Surrey/Fraser Valley – FVN Fraser Valley News is a proud sponsor of Surrey Cares and their Community Awards. FVN’s Managing Editor Don Lehn will once again MC the annual awards gala (which is free ) at the Surrey Arts Centre, November 19.
The new Surrey Youth Vital Signs 2015 study by SurreyCares Foundation leveraged a city-wide opinion survey of youths to inform a broad range of research that identifies issues of relevance for Surrey youth and priority areas to improve their future.
Four hundred youths aged 12-to-24 aided the study and expressed satisfaction with most elements in their city, including growing cultural diversity. 53% of youthful survey respondents said they were satisfied or very satisfied to live in Surrey. However, youths also expressed wishes for improved transit, education and employment to enable more successful transition into adulthood in BC’s fastest-growing city.
“SurreyCares is thankful for the involvement and inspiring advice from Surrey youths and partner organizations to identify issues of key relevance to strengthen the futures of youths,” said Jeff Hector, Chair, Board of Directors, SurreyCares Foundation.
“Youths’ pride in our growing and changing city is encouraging. Their interest in a smoother transition to adulthood by better access to transit, education, employment, housing and engagement will help Surrey families, businesses and organizations to work together to enhance their futures.”
Surrey Youth Vital Signs 2015 and other resources are available online at www.surreycares.org.
The report includes statistics and priorities:
- Surrey is a young city that is home to 22% of youths in Metro Vancouver and also home to the largest number of children and youth in BC except for City of Vancouver.
- 44% of Surrey youths over age 15 volunteer in the community.
- 31% of survey respondents chose more funding for post-secondary education as top topic for improvement in education. There are 12.7 post-secondary spaces per each hundred 18-24 year-olds in South of Fraser region. This is nearly one-quarter of the rate of 48.7 in rest of BC.
- 2% of Surrey residents are Aboriginal. Because nearly a third of aboriginals are under 15 years old, the 3,240 aboriginal youths attending school in Surrey are the most of any BC school district.
- Despite growth in residential development, Housing & Homelessness was the only one of 14 categories ranked as Below Average (grade D+) by survey respondents. Top 3 priorities for improvement are:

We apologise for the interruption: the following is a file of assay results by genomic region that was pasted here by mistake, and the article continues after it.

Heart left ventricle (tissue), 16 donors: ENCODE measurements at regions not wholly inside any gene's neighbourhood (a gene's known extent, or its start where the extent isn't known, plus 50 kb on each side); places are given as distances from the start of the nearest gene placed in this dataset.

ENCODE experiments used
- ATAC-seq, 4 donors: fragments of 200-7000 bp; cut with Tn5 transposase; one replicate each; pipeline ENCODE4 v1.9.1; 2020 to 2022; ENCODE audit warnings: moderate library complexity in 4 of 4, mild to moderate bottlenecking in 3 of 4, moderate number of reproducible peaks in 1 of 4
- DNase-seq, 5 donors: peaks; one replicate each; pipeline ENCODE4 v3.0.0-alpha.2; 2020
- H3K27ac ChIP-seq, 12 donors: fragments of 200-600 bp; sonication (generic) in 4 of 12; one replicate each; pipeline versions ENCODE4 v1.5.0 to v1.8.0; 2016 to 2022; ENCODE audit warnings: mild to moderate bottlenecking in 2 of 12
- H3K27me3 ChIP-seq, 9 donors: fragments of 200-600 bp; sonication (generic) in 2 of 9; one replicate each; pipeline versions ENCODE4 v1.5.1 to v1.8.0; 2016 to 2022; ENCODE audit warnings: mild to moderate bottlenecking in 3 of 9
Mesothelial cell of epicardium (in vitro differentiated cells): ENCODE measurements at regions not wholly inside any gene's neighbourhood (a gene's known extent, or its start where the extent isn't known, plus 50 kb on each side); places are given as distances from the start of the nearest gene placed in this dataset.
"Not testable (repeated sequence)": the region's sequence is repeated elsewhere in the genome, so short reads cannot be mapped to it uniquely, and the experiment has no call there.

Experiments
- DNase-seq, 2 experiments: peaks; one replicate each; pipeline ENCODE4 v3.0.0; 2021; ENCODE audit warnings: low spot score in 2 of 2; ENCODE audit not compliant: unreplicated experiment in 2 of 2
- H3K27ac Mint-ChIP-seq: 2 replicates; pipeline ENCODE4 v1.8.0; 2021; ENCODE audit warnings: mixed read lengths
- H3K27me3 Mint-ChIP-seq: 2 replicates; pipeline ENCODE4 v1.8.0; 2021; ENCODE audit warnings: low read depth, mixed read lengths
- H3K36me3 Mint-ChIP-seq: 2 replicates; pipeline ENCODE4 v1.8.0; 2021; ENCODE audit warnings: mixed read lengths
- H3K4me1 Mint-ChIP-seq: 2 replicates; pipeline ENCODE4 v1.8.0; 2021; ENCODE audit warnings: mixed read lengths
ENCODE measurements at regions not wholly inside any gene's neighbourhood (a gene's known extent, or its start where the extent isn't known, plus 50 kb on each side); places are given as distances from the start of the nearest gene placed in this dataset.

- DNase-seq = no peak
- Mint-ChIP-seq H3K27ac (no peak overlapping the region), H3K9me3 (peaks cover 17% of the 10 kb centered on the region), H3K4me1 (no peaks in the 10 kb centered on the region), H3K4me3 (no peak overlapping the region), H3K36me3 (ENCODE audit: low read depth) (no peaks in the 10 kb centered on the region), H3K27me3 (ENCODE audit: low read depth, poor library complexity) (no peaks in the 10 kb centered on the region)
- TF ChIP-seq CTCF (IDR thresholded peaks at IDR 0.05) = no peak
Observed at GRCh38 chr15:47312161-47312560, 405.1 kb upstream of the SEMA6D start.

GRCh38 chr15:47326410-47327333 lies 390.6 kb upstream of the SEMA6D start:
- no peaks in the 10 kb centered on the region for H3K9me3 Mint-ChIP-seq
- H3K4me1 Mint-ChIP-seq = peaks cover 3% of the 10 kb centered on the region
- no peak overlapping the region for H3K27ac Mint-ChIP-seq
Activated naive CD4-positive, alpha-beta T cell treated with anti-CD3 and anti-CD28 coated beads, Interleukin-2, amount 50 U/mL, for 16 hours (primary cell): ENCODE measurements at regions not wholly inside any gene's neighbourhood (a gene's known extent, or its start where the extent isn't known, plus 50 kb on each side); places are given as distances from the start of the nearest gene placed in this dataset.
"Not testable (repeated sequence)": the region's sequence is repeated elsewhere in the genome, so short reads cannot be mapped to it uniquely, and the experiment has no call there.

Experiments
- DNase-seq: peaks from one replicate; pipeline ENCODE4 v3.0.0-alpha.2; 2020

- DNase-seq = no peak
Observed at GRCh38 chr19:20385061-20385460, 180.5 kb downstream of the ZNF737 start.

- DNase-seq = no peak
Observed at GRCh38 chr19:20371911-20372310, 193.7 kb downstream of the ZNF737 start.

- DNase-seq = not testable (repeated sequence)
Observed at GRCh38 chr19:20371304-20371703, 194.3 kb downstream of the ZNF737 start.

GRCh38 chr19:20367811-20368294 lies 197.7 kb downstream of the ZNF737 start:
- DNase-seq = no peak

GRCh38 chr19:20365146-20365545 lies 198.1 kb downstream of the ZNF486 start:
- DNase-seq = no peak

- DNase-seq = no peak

- 29% prioritized greater support for youth living on their own.
- 25% prioritized greater funding for housing for single-parent families.
- 23% prioritized more long-term living arrangements for youth.
Ten Things Surrey Youth Vital Signs 2015 says we can do together to make Surrey more youth-friendly:
- Hire a Young Person
- Mentor a Young Person
- Give Youth a Voice … And then Listen
- Promote Youths As Leaders
- Recognize Youth as the Source of Solutions
- Pay a Living Wage to Young Workers
- Rent to a Youth
- Get Involved/Volunteer
- Recognize Youth as Our Future Adults
Vital Signs is a national initiative by Community Foundations of Canada that combines statistical data and public perspective into community reports on issues of importance to residents. SurreyCares released the city’s first Vital Signs report in 2014. The 2016 survey and report will focus on Newcomers, including immigrants and refugees who are a significant portion of new residents for one of Canada’s fastest-growing cities.
SurreyCares Community Foundation strives to make Surrey a stronger, more vibrant community. The charitable non-profit society draws community service agencies together to jointly exchange ideas, support, energy and encouragement to improve the quality of life for Surrey residents. The Surrey Youth Vital Signs 2015 report and presentations will be available online at www.surreycares.org.
Coast Capital Savings is the Premium Sponsor of the 2015 Vital Signs report and one of the largest employers in Surrey. Through its “for youth, by youth” community investment program, Coast Capital makes significant contributions to build a richer future for youth in our communities.